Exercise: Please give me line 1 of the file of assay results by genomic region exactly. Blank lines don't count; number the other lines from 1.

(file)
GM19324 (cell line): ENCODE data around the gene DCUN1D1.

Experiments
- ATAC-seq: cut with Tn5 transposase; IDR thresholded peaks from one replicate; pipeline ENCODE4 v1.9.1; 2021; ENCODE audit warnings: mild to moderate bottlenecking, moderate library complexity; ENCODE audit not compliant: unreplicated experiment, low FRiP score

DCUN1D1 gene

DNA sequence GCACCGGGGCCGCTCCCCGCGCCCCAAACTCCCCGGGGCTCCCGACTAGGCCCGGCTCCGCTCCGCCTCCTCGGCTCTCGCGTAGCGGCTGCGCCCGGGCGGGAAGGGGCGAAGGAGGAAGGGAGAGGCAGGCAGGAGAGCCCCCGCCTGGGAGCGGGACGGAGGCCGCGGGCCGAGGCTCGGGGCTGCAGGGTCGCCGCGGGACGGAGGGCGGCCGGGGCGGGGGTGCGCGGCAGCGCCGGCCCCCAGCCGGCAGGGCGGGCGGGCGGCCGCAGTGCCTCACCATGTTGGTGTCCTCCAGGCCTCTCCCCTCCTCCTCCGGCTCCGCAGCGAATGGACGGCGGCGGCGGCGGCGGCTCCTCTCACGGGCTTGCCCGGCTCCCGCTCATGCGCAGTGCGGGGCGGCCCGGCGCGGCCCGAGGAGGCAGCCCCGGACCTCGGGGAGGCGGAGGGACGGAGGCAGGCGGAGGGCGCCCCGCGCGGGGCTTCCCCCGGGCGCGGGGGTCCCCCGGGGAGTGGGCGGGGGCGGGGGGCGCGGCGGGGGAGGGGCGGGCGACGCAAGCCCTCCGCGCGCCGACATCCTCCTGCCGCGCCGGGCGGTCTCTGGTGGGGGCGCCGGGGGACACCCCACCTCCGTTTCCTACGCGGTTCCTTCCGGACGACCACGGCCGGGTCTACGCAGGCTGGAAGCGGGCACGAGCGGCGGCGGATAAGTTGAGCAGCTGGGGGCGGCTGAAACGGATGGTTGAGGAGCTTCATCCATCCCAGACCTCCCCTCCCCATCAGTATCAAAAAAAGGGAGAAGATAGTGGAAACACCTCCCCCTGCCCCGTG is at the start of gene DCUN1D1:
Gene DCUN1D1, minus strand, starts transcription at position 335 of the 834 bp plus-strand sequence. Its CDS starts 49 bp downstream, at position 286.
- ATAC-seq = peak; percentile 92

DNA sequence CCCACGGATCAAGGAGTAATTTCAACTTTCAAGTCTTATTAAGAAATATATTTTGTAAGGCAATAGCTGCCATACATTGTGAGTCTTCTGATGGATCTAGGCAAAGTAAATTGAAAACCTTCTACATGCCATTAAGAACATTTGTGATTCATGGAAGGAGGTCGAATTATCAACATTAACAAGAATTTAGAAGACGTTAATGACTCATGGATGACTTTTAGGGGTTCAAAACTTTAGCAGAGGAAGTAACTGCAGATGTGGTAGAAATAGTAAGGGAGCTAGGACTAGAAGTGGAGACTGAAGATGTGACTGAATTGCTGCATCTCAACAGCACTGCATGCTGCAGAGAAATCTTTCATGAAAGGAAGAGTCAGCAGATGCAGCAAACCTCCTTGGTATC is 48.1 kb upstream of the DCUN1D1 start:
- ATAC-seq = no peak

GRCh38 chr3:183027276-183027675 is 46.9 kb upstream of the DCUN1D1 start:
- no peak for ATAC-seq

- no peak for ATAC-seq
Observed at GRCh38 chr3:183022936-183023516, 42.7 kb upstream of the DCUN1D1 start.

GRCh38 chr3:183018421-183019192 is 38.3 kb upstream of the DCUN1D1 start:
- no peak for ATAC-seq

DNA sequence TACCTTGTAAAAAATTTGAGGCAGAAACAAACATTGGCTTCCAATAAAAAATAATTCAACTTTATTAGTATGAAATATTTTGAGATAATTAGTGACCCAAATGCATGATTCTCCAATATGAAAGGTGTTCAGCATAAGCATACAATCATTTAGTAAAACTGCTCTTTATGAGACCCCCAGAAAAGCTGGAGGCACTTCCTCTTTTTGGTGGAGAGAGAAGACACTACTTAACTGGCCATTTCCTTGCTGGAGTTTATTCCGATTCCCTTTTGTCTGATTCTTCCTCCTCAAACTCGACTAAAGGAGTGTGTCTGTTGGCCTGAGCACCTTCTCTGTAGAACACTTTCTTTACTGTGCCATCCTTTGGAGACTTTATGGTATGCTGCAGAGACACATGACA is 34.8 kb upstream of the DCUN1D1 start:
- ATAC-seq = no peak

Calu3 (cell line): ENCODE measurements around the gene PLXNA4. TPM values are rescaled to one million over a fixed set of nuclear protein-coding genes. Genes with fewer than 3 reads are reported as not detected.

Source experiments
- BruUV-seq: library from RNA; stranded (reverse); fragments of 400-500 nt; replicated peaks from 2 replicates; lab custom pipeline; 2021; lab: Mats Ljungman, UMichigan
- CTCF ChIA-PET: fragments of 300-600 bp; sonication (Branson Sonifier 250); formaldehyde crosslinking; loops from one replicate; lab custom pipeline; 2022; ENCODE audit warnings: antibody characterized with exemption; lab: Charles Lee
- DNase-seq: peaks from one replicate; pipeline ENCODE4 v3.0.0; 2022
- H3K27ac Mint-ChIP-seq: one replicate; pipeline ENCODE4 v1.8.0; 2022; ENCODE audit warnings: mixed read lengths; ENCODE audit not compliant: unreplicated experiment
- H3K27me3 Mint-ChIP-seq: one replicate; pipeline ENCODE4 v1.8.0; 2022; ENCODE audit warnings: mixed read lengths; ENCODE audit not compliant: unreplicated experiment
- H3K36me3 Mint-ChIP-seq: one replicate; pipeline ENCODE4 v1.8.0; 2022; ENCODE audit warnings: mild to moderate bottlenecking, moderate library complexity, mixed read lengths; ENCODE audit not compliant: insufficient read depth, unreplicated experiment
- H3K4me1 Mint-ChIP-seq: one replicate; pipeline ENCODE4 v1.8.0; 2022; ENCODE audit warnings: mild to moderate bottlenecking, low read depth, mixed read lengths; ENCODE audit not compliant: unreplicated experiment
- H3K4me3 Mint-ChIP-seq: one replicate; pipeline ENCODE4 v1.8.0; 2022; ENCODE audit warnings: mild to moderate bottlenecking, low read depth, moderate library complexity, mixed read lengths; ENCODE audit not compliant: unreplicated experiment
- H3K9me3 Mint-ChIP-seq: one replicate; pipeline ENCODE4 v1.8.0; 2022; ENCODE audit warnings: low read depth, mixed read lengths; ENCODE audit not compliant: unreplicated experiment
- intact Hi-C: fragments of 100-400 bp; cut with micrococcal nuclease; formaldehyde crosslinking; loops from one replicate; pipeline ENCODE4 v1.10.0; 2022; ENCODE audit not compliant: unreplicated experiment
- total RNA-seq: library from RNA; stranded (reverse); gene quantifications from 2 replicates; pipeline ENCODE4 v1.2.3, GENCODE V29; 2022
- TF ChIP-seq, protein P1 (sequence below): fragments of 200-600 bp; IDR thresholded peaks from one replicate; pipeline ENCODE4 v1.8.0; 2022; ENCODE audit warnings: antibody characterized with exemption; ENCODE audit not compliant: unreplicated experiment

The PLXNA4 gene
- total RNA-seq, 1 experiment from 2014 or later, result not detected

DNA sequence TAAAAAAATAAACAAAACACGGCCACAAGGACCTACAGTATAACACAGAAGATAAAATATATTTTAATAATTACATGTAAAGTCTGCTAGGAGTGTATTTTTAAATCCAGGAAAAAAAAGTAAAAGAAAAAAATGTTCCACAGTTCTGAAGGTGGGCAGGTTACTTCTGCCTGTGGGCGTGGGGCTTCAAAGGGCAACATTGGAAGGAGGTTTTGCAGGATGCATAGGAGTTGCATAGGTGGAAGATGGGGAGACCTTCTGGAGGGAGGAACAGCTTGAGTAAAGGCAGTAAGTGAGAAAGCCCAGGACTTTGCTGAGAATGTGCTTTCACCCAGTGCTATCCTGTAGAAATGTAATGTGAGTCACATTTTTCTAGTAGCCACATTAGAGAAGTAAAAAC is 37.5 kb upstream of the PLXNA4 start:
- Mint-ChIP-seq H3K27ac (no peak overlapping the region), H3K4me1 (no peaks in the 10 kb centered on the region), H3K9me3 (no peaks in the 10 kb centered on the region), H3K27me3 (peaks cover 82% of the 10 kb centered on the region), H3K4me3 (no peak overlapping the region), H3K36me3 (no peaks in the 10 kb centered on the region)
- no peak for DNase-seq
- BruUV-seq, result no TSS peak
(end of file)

GM19324 (cell line): ENCODE data around the gene DCUN1D1.